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2012 US election fever grips Swedish media

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2012 US election fever grips Swedish media
15:19 CET+01:00
With the US presidential election a day away, the Swedish media remains in an all-out frenzy of coverage looking at whether Barack Obama or Mitt Romney will win, much to the surprise of some US expats.

Sweden's main news outlets were dominated by coverage of the US elections on Monday, just a day ahead of the opening of voting for the 2012 elections in the US.

In addition to front-page banner headlines, Swedish papers have also taken full advantage of online tools to beef up their US election coverage, with Dagens Nyheter (DN) going as far as arranging online chats for their readers with a Democratic and Republican family in the United States.

Indeed, the US election has been making headlines in Sweden for months, and while it's no surprise that Swedish media outlets have kept up with the race between Obama and Romney, the amount of coverage in Sweden appears to have reached new levels.

"The coverage really is massive and comprehensive. It's really quite astonishing," Ann Towns, a Swedish-born, US-trained political scientist currently teaching at University West in Trollhättan, told The Local.

"They seem to have a story on every possible angle. It's like an introductory course in US political science. Overall I think they have done a pretty good job."

CLICK HERE TO SEE WHAT STOCKHOLMERS HAD TO SAY ABOUT THE ELECTION

Brian O'Connor, an American living in Karlstad in central Sweden, agreed.

"I've been somewhat surprised by the level of coverage this time around," he told The Local.

O'Connor, who has lived in Sweden for more than a decade, said he finds Swedish media coverage of the US election campaigns "refreshing".

"There is less propaganda on the airwaves here in Sweden. The Swedish media also covers things in a more explanatory way, which I enjoy. It's allowed me to brush up on things about the US electoral system that I would have likely overlooked or forgotten about if I were in the US because of all the vitriol," he said.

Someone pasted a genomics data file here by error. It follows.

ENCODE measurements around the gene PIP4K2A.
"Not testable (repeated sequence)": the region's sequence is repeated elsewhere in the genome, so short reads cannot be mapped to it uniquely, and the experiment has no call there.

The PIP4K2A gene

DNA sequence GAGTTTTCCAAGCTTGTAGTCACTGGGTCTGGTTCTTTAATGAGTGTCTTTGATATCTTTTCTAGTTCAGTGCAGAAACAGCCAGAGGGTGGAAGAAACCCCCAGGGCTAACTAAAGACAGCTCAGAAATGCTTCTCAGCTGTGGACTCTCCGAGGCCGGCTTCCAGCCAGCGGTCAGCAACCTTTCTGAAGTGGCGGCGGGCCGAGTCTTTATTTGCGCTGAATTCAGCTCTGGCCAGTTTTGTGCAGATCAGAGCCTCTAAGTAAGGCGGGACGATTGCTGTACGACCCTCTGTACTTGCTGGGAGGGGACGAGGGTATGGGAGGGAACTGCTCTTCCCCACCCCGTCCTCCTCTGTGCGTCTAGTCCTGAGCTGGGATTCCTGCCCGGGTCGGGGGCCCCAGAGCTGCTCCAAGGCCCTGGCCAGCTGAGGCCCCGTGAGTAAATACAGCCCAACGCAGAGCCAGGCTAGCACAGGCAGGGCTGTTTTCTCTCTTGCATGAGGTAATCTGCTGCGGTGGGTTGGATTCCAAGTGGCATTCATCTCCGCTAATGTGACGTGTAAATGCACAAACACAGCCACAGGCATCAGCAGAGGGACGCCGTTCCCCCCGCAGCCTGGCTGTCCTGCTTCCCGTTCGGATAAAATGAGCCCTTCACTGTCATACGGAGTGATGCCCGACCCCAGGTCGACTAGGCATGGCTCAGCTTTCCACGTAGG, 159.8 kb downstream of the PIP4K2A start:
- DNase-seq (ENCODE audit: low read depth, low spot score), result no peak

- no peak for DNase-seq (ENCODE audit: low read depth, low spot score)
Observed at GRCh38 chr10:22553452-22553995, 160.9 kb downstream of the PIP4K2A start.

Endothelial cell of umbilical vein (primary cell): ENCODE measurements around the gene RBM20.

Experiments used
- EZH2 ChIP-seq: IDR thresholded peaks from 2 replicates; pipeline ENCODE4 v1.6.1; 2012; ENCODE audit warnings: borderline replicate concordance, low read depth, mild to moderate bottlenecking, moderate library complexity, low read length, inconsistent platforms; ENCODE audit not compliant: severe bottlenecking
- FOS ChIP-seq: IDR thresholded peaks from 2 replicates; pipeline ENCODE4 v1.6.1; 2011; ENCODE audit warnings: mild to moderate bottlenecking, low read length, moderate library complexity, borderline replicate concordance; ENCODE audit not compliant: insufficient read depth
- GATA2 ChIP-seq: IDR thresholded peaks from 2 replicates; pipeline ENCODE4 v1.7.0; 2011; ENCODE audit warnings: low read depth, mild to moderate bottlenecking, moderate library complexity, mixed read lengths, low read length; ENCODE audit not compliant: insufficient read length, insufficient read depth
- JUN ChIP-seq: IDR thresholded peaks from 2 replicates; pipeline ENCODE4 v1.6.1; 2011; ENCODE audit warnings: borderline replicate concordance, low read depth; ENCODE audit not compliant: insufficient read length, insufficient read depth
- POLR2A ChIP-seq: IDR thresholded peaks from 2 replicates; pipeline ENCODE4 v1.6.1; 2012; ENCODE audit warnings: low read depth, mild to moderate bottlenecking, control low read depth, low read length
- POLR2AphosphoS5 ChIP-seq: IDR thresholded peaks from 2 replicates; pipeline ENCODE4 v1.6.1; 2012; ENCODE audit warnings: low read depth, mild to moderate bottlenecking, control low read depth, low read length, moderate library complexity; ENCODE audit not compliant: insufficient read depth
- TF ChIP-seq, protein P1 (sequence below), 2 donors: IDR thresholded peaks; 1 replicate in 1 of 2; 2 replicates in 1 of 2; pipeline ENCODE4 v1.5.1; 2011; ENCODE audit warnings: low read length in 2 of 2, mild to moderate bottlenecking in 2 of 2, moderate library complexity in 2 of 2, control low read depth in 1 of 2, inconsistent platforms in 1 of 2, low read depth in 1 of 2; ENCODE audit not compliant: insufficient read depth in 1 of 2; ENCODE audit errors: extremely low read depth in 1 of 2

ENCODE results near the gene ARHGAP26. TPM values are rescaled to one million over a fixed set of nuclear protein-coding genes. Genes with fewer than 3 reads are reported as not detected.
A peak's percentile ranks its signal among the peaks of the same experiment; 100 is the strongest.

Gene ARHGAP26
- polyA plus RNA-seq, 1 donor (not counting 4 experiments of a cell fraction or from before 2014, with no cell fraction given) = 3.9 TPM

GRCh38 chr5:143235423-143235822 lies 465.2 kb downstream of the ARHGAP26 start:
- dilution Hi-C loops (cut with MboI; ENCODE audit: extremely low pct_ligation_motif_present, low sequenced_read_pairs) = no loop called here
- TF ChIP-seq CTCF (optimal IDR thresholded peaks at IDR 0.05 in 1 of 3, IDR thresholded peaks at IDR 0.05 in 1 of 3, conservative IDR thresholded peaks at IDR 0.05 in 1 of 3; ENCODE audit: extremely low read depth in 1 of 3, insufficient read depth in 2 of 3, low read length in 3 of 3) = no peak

While O'Connor also keeps up with election coverage in the US media, he finds that reading and reflecting on the way the US presidential race is covered in Sweden has provided a different level of understanding how the US is perceived abroad.

"I certainly think more about how US policy decisions can have an effect on the rest of the world in a way that I might not fully appreciate if I were living in the US," he said.

"I also feel that the coverage in Sweden allows me to focus more on what the candidates are actually saying rather than getting caught up in how they are saying it."

But far from all US expats find Swedish coverage of the US elections useful.

"I don't pay a lot of attention to it," Peter Dahlen, an American who has been living in Sweden for more than a decade, told The Local.

Dahlen, who lives in Stockholm and previously chaired the Swedish chapter of Democrats Abroad, is more engaged in US politics than the average US expat and finds that it's easiest to get news about the presidential race straight from US news sources.

Nevertheless, he said there are some advantages to being able to follow the US elections from Sweden.

"You don't have to watch all the political advertisements," said Dahlen.

"And the 24/7 news cycle isn't as relentless here. You get some relief from the breathless coverage of the issue of the day."

Political scientist Towns said that the US elections are likely more of a fascination for the Swedish media, rather than the Swedish public in general.

However, she said there are a couple of factors that likely account for Swedes' continued and growing interest in US presidential politics.

"On the one hand, the US is a major power and what the US does affects Swedes, so they are interested in who wins the presidency," she said.

"But I think a major reason for the enthusiasm is that these days there seem to be more Swedes who have a personal connection to the United States compared to 1970s or 1980s."

She cited the relatively muted coverage in Sweden of the change in leadership in China, which she called a "growing world power".

"Swedes just aren't as connected to China as they are to the US. There are lots of people who travel or work in the US or have friends or relatives that do, which has helped them develop a more nuanced view of the complexities of US society and the election system," she said.

But O'Connor cited a somewhat less high-brow explanation for why Swedes can't seem to get enough of US politics.

"It's entertaining and unlike any spectacle that you can get in Sweden," he said.

David Landes

Follow David Landes on Twitter

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